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Monday, October 22, 2007

Thing 69: Apple Picking


I grew up in a place without seasons. In Northern California, you knew it was winter when it rained for a month straight. The rest of the year, it was always a dreamy 75 degrees, sunny, with no humidity. It sounds nice, but it's actually hard to mark time when there are no seasons. Leaves don't change colors in fall, snow doesn't close the schools in winter, and when spring rolls around, you just notice a bit less rain. Most foods never go out of season. California is where those avocados and asparagus you see in the supermarket come from in the first place. It is a perpetual spring time there.

Give me sweet Virginia for the fireworks of fallHere in DC, if you're paying attention, you can mark time by the foods that come and go from the market. In the spring, the Boyfriend and I ventured out to Delaplane to celebrate the joy of strawberries, and came home to make the freshest strawberry ice cream I've ever had, warmed in the field that morning, in my dessert bowl the next night. In the fall, it's apple and squash time, as we ventured out once more to rural Virginia to the fields that grow our food.

This time, we found ourselves at Stribling Orchard in Markham, Virginia. About 60 miles due west of the District, we set off before noon and drove about an hour and a half. Upon arrival, they hand you a brown paper bag and a long wooden clawed apple picker and point you towards the orchards.
Stribling Orchard
Acres of long rows of apple trees, some hanging with little red orbs, some already asleep for the winter, were ours for the picking. I stuck to the lower branches, reaching up on my tippy toes to capture a ripe apple. The Boyfriend demonstrated his hunting and gathering prowess by Boyfriend shows off his catchwielding the apple picker, refining his technique until he was able to capture four or five fat apples at a time from the highest branches.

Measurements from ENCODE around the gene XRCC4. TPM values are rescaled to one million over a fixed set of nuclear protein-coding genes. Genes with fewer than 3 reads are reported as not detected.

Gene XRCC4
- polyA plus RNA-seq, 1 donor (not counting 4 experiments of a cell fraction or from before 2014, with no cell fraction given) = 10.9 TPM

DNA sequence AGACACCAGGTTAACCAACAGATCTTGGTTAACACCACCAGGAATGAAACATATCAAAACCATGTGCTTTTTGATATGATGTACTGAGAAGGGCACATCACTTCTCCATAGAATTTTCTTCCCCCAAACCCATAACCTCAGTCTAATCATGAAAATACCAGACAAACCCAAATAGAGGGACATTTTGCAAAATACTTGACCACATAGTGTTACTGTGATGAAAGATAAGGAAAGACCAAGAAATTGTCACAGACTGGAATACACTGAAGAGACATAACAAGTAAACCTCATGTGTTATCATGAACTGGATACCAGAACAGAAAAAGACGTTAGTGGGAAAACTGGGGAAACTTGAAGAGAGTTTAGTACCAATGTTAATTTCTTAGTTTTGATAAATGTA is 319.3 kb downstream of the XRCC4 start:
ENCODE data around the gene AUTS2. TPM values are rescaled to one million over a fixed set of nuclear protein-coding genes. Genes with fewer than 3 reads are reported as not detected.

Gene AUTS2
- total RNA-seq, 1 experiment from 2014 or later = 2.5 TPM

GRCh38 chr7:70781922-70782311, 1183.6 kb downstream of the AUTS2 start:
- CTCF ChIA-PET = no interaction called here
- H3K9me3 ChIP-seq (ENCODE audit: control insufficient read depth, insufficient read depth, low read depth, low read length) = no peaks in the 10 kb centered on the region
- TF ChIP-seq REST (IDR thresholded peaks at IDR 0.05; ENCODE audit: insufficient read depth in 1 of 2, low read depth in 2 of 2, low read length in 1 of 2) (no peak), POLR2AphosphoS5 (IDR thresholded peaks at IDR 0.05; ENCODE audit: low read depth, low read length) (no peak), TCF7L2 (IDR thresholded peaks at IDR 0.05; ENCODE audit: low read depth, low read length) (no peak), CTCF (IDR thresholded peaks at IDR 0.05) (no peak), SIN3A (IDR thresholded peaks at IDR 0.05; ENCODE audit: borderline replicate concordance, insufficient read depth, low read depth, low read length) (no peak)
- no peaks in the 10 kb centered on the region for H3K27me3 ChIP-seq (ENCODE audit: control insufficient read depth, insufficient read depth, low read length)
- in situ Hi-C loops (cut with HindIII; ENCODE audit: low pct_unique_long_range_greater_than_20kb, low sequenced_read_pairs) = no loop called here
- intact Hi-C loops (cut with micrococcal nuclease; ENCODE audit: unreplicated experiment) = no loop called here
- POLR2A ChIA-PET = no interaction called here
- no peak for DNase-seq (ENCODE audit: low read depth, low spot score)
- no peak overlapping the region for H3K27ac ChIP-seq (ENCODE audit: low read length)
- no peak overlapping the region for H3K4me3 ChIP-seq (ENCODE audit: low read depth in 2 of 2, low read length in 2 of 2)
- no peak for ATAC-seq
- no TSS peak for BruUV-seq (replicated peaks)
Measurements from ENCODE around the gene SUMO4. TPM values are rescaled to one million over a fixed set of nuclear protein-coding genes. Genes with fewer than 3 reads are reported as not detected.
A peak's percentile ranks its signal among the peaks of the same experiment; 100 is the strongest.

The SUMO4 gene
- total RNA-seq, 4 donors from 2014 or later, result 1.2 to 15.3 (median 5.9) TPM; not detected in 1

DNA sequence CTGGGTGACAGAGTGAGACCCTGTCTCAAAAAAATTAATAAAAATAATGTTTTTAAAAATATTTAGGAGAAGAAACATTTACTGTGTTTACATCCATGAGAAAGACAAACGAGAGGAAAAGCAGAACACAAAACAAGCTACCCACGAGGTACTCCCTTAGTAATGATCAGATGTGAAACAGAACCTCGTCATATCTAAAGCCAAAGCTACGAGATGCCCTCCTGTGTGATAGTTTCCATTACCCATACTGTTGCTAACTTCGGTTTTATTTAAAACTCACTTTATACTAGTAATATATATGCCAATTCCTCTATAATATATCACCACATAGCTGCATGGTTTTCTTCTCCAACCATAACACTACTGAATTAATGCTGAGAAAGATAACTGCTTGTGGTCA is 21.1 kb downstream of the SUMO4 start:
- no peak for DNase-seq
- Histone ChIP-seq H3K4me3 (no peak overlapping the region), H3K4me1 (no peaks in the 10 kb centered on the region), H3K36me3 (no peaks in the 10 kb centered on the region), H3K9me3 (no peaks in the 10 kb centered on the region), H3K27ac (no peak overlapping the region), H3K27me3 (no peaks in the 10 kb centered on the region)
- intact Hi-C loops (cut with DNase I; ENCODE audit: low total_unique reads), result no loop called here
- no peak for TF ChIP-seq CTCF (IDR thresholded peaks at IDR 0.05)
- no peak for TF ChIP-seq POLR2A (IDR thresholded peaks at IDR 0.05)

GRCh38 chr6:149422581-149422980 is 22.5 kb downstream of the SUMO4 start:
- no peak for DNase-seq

As we wandered through the orchard, sliding on fallen apples and getting poked by the occasional stray branch, I overheard a brassy matriarch telling her brood not to bring her back any bruised or damaged apples. "I'm not paying for damaged fruit," she kept repeating. I smiled to myself. Nearly every apple was imperfect in some way -- bruised or scarred or wormy. These are late season apples, the fighters of the family, and they have seen some things and have the scars to prove it. I knew I was just going to can mine as apple sauce and pie filling, so I had no problems with their beauty marks, but these aren't grocery store apples. Among the branchesThey don't look uniform, but they are sweet and firm and natural. I can tolerate a bruised fruit here and there.

Eventually, I had to call the Boyfriend off before we could no longer carry our treasure back to the weighing station. We hoisted our heavy brown sacks to our hips, and walked back through the orchard to the country store where they weighed your apples and took your money. At $1.09 a pound, we had picked $40 of apples -- yup, we are now the proud owners of 35 pounds of staymons. Already last night I got out the mason jars and made quick work of seven or so pounds into a spicy, chunky apple sauce.

Before leaving, we made one last tour of the store, through the shelves of sweet vidalia BBQ sauce, peach butter, apple jelly and blueberry preserves. Apple cakes and turnovers scented the air deeply with cinnamon, our mouths watering. We bought a pumpkin for dinner that night, and a half gallon of fresh cider and called it a day. The car was heavy with the fruits of fall as we drove east, back to DC.

Our apple sauce to be


Jefferson M. Stovall said...

This site, as a sort of directory of orchards, is worth noting: